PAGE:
Changes in the 2016-17 crime statistics release

We have made a number of changes and enhancements to the way we are producing our statistics in this release. Our aim is to continue to increase the amount of statistics that we make available to the community through this website.

Improved geography

Significant quality improvements have been made to the way the geographic distribution of crime is presented in our statistics. For some areas, that has resulted in small changes from the figures published in previous years and the historical data included in this release. As we have re-based all our data, all offence data we publish in this, and future statistical releases, will have more accurate geographic location.

Additionally, in response to user requests, we have made changes to how offences occurring at justice and immigration institutional facilities (prisons, youth justice facilities and immigration detention centres) are represented in the data. Previously, we have included the crime statistics relating to these facilities in the LGA in which they were located. From this release onwards, we are separating the crime statistics relating to these justice and immigration detention facilities from the LGAs in which they reside. The rationale for this, is that these facilities sit apart from the rest of the community, and crime occurring in these facilities is not a true reflection of crime occurring within the community. These statistics are now represented in their own category in LGA outputs, called ‘Justice institutions and immigration facilities ’, so that they can be clearly identified.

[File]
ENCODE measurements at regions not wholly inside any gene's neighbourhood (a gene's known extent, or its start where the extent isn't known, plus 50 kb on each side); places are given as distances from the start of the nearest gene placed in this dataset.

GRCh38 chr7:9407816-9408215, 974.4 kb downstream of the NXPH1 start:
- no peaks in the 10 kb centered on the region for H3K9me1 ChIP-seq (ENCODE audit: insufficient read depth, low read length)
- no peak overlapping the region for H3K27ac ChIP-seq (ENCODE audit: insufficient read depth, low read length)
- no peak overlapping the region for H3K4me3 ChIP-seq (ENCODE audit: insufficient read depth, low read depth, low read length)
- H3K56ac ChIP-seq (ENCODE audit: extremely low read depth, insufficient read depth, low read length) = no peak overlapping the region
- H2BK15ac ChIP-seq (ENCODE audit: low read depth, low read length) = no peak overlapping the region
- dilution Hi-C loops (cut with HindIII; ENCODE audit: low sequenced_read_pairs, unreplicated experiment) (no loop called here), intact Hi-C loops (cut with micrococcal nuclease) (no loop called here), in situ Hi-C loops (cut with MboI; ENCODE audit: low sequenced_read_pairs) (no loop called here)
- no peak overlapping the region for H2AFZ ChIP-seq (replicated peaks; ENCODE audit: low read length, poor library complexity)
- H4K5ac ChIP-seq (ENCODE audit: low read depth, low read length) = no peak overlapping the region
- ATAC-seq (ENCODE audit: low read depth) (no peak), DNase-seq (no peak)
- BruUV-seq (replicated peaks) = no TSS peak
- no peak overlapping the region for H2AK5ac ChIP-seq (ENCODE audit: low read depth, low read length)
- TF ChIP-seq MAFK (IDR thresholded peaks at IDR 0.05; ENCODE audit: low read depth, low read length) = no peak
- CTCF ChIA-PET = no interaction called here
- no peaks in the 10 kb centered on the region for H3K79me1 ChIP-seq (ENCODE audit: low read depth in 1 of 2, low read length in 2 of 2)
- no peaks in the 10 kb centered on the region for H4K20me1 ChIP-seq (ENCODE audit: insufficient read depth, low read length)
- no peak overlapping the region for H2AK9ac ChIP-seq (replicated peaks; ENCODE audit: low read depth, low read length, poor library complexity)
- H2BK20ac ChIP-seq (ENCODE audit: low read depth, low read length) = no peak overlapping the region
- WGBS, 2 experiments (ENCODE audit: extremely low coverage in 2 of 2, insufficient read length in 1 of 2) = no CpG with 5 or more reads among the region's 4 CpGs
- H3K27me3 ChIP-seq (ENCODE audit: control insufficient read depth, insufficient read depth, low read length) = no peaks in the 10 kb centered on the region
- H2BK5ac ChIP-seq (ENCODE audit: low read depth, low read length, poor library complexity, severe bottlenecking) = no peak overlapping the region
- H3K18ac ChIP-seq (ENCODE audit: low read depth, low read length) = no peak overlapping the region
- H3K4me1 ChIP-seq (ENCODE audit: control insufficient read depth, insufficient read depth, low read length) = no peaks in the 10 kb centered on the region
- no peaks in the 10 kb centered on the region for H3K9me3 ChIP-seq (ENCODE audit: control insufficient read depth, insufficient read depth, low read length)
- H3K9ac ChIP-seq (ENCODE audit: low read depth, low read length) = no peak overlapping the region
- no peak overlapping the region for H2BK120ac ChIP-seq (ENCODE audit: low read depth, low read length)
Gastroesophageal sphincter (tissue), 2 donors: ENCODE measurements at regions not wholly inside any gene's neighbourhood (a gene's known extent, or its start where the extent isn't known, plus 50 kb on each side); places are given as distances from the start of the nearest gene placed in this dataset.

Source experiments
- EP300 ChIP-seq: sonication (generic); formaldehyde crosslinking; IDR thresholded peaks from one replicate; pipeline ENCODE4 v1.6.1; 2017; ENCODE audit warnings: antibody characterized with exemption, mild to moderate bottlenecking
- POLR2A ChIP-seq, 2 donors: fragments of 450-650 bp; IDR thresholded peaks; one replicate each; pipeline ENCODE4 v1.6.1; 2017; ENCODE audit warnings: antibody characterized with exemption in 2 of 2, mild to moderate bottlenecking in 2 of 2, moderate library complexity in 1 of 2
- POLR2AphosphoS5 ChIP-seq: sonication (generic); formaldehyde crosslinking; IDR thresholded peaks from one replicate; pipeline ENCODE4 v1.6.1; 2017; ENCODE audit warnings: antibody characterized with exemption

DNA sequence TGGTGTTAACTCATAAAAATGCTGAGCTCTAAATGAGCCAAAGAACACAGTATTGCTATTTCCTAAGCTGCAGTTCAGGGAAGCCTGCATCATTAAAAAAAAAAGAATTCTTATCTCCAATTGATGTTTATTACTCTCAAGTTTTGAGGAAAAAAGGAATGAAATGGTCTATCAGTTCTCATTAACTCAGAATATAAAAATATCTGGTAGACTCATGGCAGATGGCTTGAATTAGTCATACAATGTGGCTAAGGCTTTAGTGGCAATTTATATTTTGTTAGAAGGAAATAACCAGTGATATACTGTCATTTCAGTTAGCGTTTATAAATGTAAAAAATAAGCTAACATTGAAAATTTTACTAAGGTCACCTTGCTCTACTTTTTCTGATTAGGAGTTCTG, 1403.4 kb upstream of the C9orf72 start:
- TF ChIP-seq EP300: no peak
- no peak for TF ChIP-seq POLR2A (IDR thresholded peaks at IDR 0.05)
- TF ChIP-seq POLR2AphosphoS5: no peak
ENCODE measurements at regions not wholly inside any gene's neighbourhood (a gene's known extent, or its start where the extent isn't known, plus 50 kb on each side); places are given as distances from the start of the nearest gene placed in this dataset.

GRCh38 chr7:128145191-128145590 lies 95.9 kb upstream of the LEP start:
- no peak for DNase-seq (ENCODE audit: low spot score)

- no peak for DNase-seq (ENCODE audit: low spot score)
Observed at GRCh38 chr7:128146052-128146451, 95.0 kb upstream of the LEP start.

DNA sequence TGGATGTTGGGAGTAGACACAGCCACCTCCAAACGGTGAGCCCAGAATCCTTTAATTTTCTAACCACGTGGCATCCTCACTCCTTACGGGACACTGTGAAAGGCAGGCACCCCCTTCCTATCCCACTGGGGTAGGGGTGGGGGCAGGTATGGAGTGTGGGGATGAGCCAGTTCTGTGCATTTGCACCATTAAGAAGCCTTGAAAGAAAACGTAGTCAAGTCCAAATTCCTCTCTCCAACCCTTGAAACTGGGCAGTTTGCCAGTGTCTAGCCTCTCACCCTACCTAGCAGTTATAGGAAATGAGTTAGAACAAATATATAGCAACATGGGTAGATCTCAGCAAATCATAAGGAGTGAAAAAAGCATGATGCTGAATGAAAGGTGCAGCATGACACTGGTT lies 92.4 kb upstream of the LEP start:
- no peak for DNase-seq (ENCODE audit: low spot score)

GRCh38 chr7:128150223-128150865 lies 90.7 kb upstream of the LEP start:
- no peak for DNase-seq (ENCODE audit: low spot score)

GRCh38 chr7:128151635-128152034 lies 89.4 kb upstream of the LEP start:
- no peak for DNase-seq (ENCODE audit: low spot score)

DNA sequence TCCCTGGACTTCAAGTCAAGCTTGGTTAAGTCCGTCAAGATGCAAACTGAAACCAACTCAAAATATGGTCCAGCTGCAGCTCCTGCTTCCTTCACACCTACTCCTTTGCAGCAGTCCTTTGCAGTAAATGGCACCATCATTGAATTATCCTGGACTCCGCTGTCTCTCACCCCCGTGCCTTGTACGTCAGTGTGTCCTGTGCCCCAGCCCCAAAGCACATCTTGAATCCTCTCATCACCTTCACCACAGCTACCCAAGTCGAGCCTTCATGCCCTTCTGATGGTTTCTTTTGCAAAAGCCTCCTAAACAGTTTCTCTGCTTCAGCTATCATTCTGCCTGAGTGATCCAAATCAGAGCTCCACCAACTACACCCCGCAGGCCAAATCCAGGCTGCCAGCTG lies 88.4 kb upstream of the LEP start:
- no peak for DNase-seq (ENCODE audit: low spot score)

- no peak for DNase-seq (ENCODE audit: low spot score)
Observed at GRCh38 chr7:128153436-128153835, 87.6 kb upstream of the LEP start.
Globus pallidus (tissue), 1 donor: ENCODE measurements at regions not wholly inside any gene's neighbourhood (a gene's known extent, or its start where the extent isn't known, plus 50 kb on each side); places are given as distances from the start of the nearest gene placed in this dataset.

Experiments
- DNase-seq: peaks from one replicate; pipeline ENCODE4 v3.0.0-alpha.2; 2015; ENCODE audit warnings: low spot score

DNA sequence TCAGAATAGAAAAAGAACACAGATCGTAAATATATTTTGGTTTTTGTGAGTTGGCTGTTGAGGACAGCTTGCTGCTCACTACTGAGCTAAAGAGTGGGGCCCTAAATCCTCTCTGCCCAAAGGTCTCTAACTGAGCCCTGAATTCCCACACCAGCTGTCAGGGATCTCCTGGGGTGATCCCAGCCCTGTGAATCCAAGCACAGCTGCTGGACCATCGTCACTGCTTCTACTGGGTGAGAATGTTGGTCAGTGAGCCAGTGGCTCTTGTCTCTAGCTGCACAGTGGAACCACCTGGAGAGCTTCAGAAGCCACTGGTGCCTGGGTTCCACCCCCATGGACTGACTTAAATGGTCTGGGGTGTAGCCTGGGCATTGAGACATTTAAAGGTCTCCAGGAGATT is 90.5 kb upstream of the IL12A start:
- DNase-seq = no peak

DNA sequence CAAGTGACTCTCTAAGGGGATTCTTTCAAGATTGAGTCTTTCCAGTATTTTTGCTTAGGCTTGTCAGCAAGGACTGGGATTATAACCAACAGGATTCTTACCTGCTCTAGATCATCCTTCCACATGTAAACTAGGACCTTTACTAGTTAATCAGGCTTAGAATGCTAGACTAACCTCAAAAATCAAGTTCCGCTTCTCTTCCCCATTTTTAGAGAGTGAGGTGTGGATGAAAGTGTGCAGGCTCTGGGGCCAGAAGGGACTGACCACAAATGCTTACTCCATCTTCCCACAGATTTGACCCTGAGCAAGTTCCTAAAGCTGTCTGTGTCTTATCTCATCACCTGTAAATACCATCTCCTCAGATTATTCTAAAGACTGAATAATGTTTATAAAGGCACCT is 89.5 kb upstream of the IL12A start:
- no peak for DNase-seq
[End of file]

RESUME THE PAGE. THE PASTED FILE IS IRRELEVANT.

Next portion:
Greater use of interactive elements

CSA has implemented a data visualisation in our offence output for the first time from this release. This presentation – similar to our existing Crime by Location tool – allows visitors to the website to interact more with the offence dataset than is possible when publishing static excel spreadsheets. We have put together a handy guide to advise on how this visualisation works. It is also possible for the custom views of data created by selecting different data within the visualisation to be exported in spreadsheet format for easy use. See the PDF ‘Offences Data Visualisation Guide for Use’ for more information on how to use the visualisation, available in the Recorded offences. We have also included some helpful hints, such as how to calculate percentage change.

Additional breakdowns for key crimes against the person and property

In response to the many requests we have for family violence breakdowns of crimes against the person and for information about whether certain property crimes and residential or non-residential, we have now built these additional categories in to our Offences visualisation for easier use. This increases the amount of data freely available on the website and removes the need to make a custom request from the CSA for these data.

More granular data

The offences visualisation also contains more detailed information than the CSA has released before. In addition to the improvements detailed above, it is now possible to generate even more detailed breakdowns of crime for LGAs and suburbs, as well as search for specific offences and codes at the most granular level recorded by Victoria Police.

Significance testing

We have also made improvements to the 24 month trend test used to indicate whether or not an offence category has significantly increased, decreased or remained stable over the past two years. The CSA uses Kendall’s Rank Order Correlation to perform this test, and from this release onwards has also added threshold criteria, to determine whether it is appropriate to perform significant testing on a specific category of criminal offences. One of two criteria must now be met: there must not be less than 30 offences recorded in any month and the category must contribute more than 0.1% of all recorded offences. This means offence categories and LGAs will be excluded from significance testing if they fail both of those threshold criteria.

For more information about all these changes, see the Explanatory Notes.